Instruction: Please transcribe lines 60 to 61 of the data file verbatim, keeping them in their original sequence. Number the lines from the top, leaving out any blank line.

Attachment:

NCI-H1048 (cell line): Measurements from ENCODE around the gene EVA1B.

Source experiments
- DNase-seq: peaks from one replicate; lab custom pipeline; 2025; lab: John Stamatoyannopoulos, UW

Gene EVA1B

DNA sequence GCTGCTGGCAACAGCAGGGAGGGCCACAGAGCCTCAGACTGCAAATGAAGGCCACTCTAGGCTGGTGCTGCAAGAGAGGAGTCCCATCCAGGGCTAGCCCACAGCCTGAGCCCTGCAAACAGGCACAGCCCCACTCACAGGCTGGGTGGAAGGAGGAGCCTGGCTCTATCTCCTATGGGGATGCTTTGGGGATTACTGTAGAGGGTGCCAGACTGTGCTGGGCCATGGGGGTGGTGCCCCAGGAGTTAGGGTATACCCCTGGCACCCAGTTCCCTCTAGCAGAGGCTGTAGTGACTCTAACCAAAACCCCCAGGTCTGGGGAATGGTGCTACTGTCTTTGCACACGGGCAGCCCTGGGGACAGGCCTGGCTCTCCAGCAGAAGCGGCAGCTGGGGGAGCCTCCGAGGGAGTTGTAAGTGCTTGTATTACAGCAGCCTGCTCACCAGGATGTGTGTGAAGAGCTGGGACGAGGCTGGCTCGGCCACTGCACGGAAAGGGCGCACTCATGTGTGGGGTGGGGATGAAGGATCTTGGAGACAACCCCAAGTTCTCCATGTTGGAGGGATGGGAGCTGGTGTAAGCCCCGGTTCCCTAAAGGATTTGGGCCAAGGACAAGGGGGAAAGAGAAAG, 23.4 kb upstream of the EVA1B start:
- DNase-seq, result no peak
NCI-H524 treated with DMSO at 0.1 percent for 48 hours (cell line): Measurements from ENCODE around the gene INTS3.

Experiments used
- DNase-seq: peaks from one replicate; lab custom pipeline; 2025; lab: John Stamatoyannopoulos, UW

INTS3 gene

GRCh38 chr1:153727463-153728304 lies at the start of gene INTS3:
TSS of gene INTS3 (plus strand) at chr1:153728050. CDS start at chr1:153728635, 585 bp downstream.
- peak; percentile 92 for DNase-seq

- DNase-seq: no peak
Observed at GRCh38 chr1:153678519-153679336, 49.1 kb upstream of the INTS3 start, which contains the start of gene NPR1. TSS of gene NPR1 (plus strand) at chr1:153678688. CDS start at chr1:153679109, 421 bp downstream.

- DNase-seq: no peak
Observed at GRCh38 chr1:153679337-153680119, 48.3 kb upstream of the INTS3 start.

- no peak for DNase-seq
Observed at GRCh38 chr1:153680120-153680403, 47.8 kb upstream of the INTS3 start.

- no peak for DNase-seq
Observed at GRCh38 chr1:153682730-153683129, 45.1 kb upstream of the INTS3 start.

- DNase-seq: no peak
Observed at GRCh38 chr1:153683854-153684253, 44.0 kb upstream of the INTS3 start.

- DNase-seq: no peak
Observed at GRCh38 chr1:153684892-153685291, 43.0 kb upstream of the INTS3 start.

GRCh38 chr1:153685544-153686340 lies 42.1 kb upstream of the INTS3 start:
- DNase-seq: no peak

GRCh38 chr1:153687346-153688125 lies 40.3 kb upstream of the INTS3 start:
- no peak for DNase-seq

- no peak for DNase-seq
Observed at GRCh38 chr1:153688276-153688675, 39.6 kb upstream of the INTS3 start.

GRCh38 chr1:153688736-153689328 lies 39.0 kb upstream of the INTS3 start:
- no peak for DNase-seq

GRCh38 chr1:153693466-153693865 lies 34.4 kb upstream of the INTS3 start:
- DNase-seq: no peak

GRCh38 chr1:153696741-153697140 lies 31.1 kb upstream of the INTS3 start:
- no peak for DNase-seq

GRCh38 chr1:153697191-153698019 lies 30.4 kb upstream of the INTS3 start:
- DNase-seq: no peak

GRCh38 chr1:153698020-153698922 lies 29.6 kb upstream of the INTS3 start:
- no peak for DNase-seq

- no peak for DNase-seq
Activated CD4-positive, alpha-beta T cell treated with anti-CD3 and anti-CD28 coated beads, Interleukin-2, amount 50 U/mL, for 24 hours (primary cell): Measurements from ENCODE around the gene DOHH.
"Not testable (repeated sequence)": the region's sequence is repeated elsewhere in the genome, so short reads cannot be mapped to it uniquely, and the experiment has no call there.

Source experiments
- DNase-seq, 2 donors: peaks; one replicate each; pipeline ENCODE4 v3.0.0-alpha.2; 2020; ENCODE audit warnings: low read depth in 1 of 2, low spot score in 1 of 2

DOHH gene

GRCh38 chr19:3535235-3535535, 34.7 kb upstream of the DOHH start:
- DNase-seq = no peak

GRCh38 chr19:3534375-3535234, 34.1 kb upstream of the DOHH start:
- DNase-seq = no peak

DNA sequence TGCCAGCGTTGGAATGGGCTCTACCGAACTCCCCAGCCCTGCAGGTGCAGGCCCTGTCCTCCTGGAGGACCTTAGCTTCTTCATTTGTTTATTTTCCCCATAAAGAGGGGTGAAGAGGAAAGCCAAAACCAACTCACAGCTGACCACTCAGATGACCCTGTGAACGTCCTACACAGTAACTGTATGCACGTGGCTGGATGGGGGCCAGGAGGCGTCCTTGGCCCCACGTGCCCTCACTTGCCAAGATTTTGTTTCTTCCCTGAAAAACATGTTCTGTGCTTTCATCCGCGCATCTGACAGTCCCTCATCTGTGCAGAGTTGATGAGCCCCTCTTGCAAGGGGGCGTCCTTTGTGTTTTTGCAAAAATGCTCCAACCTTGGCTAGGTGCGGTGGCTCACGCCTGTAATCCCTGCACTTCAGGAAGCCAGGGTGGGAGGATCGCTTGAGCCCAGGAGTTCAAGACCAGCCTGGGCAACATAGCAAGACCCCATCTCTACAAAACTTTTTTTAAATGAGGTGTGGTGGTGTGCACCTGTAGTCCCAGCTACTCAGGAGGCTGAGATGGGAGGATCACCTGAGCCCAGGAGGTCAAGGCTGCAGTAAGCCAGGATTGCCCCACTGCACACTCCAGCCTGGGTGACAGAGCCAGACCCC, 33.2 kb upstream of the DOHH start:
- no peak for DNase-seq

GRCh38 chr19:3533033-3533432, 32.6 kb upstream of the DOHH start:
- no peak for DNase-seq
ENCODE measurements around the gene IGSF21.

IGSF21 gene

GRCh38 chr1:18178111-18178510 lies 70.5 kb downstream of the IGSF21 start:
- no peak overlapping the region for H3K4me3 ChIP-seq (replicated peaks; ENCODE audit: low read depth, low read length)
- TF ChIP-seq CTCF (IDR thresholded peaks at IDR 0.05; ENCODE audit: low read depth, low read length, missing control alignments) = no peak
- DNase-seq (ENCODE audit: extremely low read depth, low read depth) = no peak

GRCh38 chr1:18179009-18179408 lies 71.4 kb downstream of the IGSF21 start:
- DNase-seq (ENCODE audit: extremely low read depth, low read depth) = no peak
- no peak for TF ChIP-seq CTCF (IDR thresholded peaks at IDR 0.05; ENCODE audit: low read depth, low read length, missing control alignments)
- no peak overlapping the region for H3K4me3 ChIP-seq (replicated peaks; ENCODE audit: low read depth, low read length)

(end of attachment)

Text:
- TF ChIP-seq CTCF (IDR thresholded peaks at IDR 0.05; ENCODE audit: low read depth, low read length, missing control alignments) = no peak
- DNase-seq (ENCODE audit: extremely low read depth, low read depth) = no peak